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by Steve Rosen
November 25, 2020
by Steve Rosen
November 25, 2020
My daughter’s dog ate my money.
If you don’t believe me, I have a tattered $5 bill I can show you. But rather than chalking it up to a dog being a dog, I took the evidence to my bank and asked if they’d swap out my “dirty money” for fresh crisp currency.
And guess what, they did. They swapped out my bills for fresh ones, without making me feel embarrassed for my request.
I mention this because the upcoming holiday season presents lots of opportunities to teach your kids to become assertive consumers, to not be skittish about asking for help or asking for a refund or better deal when interacting with customer service, restaurant carryout or even a sales clerk at the mall. All they can say is “no.”
Consider two more examples from my recent shopping experiences.
A week after purchasing a birthday gift online for my wife, I noticed the same item on sale and priced more than $50 less than what I paid, with free shipping to boot. After emailing customer service, asking for the sale price and noting that I had shopped on their site before, they refunded the difference in price, subtracted my shipping expense and recalculated the sales tax. A $60 refund, and no forms to fill out either.
Then there was the restaurant that accidentally shorted me about $10 worth of onion rings and fries on my carryout order. I didn’t notice the mistake until I got home but didn’t want to make a return trip. I called the restaurant, and the manager promised to make it right — with a free sandwich on my next visit and a bottle of barbeque sauce, which made me very happy.
If your kids find themselves in similar types of situations, resist the urge to write the email or make the phone call complaint for them. Let your kids handle it if it’s age-appropriate. Coach them through what to say when making the ask. It will build up confidence in negotiating skills — confidence that will pay off down the road.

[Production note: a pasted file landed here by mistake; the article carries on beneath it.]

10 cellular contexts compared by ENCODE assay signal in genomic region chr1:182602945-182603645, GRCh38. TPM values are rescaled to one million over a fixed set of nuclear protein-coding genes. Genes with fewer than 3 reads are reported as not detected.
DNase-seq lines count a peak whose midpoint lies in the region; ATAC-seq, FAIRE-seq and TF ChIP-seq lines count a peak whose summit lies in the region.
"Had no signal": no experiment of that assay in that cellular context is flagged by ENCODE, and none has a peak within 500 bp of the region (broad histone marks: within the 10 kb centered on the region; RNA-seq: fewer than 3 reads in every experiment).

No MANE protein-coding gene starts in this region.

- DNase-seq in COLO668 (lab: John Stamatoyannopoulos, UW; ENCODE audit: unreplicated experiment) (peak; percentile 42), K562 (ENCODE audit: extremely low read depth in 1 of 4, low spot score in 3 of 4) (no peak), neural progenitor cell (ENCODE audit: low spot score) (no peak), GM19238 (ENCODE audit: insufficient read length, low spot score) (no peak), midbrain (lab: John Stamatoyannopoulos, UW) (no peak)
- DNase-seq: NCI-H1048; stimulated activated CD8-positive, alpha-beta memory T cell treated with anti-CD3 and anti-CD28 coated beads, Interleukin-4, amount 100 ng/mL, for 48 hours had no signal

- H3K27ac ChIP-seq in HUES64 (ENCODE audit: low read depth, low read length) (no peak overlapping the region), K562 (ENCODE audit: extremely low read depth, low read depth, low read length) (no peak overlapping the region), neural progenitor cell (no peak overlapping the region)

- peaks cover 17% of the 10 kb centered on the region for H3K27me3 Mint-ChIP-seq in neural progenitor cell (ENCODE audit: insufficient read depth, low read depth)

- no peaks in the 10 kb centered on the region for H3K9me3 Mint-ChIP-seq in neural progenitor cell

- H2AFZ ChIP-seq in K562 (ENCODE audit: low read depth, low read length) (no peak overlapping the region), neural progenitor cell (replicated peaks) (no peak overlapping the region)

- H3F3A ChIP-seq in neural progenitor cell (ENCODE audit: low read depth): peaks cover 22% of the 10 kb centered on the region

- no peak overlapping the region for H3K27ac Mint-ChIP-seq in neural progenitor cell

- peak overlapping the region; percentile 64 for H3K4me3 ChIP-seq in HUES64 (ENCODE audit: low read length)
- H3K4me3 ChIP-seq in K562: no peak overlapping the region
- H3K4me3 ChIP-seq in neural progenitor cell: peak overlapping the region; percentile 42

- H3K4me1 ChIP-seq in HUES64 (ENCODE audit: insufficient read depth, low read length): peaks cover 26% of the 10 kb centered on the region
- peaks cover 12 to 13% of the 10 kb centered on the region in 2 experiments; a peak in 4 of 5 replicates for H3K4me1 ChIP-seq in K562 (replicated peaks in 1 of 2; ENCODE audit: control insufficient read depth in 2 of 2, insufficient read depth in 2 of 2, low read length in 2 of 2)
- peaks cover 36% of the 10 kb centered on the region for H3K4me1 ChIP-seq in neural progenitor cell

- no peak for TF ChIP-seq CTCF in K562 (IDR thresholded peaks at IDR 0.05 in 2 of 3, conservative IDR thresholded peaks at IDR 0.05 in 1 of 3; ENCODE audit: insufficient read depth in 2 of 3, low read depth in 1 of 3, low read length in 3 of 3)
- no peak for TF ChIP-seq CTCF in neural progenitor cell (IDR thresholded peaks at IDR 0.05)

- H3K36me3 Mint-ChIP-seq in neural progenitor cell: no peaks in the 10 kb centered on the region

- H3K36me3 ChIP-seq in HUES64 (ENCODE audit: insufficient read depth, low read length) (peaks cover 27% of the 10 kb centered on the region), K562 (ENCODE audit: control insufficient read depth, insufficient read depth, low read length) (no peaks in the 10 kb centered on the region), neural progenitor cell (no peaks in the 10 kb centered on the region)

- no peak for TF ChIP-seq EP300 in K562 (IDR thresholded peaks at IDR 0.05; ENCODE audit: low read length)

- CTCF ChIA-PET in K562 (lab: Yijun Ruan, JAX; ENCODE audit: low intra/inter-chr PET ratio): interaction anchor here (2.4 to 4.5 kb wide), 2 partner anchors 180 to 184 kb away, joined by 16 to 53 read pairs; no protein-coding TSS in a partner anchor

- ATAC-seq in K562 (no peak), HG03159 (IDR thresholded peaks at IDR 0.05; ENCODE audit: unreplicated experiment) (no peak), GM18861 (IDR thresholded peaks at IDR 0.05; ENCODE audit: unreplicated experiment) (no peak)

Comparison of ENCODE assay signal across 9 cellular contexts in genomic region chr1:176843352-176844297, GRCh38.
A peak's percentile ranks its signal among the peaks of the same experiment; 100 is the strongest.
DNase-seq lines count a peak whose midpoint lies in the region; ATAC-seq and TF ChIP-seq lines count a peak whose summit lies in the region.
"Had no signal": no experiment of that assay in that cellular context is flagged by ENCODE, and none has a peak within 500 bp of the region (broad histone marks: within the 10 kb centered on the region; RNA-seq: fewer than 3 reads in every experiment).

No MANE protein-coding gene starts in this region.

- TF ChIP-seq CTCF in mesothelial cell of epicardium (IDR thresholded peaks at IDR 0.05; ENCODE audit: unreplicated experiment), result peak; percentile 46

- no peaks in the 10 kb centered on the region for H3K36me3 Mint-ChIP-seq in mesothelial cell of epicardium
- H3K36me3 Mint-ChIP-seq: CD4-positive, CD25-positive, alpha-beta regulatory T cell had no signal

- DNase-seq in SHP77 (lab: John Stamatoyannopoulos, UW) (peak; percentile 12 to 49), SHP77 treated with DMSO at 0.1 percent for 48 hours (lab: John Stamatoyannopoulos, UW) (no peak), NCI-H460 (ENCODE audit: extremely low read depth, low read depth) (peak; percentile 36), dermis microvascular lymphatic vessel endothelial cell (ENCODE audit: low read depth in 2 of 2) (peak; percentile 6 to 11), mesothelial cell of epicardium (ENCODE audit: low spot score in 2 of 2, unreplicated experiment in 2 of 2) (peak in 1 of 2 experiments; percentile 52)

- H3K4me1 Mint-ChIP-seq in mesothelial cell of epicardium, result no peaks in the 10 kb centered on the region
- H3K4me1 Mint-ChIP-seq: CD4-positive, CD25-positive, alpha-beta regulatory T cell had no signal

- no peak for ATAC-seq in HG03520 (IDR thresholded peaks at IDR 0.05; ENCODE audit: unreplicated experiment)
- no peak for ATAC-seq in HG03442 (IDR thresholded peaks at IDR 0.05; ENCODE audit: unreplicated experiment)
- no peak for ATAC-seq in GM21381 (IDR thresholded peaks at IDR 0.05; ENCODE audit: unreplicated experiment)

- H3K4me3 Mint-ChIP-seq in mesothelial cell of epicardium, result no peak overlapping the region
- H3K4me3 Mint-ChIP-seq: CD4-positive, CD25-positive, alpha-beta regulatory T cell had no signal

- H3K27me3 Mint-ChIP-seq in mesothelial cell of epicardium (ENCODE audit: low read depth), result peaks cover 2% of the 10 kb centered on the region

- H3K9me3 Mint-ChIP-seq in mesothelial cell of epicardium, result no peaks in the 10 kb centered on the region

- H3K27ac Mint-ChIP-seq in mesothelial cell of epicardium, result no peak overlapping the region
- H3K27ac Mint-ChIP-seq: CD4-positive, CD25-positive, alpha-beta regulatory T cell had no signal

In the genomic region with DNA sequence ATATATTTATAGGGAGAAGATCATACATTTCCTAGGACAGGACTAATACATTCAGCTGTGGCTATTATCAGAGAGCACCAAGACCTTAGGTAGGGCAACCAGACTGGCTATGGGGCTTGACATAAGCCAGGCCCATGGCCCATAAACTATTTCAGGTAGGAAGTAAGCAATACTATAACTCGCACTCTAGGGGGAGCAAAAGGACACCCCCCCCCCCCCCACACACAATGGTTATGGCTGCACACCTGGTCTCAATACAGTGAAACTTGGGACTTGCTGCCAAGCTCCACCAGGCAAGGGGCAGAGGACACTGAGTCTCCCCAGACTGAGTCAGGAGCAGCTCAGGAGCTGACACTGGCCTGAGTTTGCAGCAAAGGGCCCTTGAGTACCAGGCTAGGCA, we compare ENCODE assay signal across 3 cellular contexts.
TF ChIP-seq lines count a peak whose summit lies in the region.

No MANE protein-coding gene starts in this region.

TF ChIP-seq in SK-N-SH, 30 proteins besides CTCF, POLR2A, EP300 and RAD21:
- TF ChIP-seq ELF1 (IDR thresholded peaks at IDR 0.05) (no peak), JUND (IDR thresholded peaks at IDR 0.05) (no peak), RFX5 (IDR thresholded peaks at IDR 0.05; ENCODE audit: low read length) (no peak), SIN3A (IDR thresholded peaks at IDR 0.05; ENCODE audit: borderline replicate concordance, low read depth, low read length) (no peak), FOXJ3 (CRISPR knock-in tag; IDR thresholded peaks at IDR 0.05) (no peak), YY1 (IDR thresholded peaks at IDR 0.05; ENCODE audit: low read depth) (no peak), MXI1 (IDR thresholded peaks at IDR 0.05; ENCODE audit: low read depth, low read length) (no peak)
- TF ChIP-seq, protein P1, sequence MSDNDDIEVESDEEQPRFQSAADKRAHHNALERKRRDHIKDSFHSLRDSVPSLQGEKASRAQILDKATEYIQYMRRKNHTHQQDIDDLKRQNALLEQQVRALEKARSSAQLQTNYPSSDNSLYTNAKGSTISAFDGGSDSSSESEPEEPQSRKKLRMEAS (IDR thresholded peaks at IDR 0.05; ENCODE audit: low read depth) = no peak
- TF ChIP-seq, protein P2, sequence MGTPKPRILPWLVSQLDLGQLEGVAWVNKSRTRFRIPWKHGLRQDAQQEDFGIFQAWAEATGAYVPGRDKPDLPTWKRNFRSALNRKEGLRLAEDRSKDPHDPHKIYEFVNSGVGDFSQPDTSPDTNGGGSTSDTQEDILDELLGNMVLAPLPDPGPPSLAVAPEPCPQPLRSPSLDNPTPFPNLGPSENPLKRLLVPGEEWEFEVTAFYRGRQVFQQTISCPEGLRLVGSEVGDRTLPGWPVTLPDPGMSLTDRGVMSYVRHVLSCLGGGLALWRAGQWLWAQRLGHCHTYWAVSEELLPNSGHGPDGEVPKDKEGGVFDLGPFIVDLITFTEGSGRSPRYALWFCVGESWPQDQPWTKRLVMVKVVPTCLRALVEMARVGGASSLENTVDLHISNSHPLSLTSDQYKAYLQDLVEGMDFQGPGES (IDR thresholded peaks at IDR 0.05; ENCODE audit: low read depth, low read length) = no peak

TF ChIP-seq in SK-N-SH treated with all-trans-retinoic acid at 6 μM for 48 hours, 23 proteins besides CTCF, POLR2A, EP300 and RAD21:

With so much more shopping being pushed online this holiday season, there are great opportunities to help your kids sharpen their consumer skills.
Vicki Fitzgerald, a Portland, Oregon, financial educator and the author of the “Simple Guide to Saving: For the Young & Broke,” recommends starting by helping your kids create a gift spending plan, or budget, if you will. Have them determine how much they have to spend all together, then make a list of people they want to buy a gift for and determine the amount they want to spend on each.
They can even create a spreadsheet with the name and amount to spend, Fitzgerald said.
Teach them the ins and outs of shopping online, too. Your child might need help using the search box on a retailer website and sorting prices from low to high, for example.
Or, if shopping on Amazon, Fitzgerald suggested explaining what “sponsored” means and why those advertising listings will usually appear at the top of a search.
Talk about customer reviews and star ratings, and why it’s important to be skeptical of the information, Fitzgerald said. According to Bloomberg News, 42% of Amazon reviews assessed by analysis tool FakeSpot appear to be unreliable.
Don’t forget to mention the need to factor shipping and taxes into the total price, she said. Then log the total price on the spreadsheet and see if your novice shopper can find a comparable item elsewhere, including resale shops like Goodwill.
Finally, don’t let your child give up if they get caught in a customer service phone call loop. Make sure they persist until they hear a live voice.
This article is written by Steve Rosen and Tribune Content Agency from Kids & Money and was legally licensed via the Tribune Content Agency through the Industry Dive publisher network. Please direct all licensing questions to firstname.lastname@example.org.
Teaching kids about money is the first step to a healthy financial future. With a Junior Savers Account, your child learns that saving money can be fun. Plus, he or she will have access to family fun at the bank all year long!